The primary reason we allowed the petition for leave to appeal in the case at bar was to resolve the conflict in our appellate court on this issue. Yet, the majority makes no effort to do so. Instead, the majority assumes, without deciding, that Krankel applies to privately retained counsel since it addresses the merits of defendant's claim on a factual basis. Rather than simply assuming that Krankel applies to privately retained counsel, I would address the conflict in the appellate court and clarify our holding in Pecoraro.
In Pecoraro, the defendant filed posttrial motions, both pro se and through his counsel, alleging ineffective assistance of counsel, and the trial court denied the motions. On appeal, the defendant argued that, under Krankel, the trial court should have appointed other counsel to argue his motions alleging ineffective assistance. This court distinguished Krankel and held that it did not apply. The court stated:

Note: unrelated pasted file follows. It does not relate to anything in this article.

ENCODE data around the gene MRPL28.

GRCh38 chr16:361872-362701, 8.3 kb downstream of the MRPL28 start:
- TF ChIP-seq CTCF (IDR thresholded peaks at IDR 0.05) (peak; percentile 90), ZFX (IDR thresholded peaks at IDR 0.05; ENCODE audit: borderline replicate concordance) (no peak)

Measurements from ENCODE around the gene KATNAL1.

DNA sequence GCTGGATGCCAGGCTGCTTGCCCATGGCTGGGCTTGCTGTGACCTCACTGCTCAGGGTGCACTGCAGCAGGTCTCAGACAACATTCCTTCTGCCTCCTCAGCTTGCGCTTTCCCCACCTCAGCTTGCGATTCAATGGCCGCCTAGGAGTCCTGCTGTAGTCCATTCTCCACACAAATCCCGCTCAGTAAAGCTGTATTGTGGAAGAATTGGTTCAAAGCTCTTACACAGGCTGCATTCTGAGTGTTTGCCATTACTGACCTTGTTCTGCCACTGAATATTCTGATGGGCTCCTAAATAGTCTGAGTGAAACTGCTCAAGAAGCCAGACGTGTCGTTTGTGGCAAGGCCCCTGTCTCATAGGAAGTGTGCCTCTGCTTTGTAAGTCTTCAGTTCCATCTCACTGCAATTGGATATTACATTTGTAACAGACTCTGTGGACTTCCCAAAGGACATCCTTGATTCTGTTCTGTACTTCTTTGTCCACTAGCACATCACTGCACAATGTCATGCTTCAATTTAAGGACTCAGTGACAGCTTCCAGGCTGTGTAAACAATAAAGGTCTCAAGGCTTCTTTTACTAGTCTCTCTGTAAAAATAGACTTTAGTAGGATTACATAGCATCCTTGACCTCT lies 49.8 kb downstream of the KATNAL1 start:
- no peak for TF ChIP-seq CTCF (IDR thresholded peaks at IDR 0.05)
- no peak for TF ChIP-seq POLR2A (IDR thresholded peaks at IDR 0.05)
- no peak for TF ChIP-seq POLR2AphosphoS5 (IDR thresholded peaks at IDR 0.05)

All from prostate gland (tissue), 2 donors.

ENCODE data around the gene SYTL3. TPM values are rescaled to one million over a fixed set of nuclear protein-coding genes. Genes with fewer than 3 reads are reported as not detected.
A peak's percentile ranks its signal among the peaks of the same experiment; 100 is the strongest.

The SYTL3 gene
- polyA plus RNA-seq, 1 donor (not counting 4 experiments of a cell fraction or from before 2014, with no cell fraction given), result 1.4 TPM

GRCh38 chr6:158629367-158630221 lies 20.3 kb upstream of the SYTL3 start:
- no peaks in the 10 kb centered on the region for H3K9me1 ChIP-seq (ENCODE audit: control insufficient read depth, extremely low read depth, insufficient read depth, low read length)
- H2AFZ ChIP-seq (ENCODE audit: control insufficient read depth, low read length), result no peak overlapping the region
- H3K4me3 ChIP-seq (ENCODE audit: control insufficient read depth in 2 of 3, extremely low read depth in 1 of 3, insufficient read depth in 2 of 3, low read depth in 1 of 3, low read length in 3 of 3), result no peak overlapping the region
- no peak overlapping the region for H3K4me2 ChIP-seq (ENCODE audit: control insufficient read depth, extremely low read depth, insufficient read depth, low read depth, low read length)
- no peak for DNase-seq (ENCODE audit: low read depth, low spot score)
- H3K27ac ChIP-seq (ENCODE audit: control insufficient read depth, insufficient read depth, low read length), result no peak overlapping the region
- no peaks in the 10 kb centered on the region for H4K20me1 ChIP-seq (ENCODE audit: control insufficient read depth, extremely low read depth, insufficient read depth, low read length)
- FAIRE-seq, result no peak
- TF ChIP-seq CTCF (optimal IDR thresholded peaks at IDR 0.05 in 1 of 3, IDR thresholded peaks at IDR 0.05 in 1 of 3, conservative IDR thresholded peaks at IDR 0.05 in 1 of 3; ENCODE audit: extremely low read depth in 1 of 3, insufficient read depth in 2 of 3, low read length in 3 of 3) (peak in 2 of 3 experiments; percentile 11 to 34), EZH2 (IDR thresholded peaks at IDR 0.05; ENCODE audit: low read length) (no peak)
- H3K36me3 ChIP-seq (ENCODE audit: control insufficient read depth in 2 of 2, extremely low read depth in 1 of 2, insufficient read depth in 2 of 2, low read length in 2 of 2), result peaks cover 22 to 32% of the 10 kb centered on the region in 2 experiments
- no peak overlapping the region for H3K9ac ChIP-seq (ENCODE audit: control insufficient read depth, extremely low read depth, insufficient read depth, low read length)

"Unlike Krankel, where defendant was represented by an appointed public defender at both trial and post-trial motions, defendant Pecoraro retained private counsel to represent him at trial and in post-trial motions. It was not within the trial court's rubric of authority to advise or exercise any influence or control over the selection of counsel by defendant, who was able to, and did, choose counsel on his own accord. [Citation.] Moreover, the trial judge could not force defendant to retain counsel other than that chosen by defendant. [Citation.] Defendant and his counsel were the only parties who could have altered their attorney-client relationship. Defendant could have retained other counsel to represent him prior to the hearing of his post-trial motions." Pecoraro, 144 Ill. 2d at 15.